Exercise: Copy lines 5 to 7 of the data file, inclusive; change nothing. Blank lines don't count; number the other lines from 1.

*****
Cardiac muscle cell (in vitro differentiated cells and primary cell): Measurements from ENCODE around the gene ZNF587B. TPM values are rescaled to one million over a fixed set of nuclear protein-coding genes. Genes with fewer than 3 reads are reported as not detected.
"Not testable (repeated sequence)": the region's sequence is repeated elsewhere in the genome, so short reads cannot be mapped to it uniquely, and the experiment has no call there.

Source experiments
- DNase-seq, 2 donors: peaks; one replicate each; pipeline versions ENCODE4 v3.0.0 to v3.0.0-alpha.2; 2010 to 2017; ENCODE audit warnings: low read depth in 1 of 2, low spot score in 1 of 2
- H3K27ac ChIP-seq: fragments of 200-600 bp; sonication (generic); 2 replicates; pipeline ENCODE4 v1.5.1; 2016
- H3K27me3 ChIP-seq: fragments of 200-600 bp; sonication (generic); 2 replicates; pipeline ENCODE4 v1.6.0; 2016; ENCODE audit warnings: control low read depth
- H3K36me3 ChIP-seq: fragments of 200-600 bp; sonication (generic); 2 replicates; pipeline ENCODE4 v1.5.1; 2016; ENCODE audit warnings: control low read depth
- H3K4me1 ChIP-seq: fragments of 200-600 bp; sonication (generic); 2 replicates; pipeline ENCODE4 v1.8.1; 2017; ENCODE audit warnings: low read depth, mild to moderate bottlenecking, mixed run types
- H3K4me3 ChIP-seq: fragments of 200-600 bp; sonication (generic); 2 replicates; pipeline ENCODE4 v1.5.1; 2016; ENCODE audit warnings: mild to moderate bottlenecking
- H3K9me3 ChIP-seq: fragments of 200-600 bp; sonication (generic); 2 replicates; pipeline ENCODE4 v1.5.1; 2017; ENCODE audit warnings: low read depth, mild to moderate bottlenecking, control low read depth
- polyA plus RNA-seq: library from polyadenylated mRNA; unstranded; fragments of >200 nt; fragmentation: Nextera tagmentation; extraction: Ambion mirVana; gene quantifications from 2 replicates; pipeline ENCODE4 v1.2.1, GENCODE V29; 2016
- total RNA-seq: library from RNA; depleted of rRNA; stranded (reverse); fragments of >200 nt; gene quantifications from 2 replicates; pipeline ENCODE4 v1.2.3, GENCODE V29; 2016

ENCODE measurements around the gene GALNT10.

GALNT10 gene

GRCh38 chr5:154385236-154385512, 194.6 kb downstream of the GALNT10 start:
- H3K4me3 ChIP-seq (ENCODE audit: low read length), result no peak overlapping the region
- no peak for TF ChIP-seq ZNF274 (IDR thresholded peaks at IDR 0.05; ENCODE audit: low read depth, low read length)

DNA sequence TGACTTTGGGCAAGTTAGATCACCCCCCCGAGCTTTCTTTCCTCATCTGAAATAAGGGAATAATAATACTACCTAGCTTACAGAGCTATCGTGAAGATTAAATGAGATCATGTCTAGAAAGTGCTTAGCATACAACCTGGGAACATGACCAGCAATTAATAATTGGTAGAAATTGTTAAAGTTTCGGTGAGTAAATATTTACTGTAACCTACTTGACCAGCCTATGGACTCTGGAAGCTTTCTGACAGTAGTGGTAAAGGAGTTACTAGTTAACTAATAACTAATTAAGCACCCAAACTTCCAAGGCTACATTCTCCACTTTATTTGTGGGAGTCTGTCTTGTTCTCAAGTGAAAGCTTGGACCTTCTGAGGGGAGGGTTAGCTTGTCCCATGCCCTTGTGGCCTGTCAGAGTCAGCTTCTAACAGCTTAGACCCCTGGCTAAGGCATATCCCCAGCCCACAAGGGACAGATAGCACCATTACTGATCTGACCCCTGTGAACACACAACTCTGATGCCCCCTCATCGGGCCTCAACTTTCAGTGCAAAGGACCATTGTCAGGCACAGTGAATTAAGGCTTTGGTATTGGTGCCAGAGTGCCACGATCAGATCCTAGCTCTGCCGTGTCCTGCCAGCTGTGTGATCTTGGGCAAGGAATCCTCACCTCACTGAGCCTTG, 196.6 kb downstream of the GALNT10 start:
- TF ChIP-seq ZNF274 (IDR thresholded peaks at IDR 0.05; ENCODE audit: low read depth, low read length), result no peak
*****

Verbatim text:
- H3K27ac ChIP-seq: fragments of 200-600 bp; sonication (generic); 2 replicates; pipeline ENCODE4 v1.5.1; 2016
- H3K27me3 ChIP-seq: fragments of 200-600 bp; sonication (generic); 2 replicates; pipeline ENCODE4 v1.6.0; 2016; ENCODE audit warnings: control low read depth
- H3K36me3 ChIP-seq: fragments of 200-600 bp; sonication (generic); 2 replicates; pipeline ENCODE4 v1.5.1; 2016; ENCODE audit warnings: control low read depth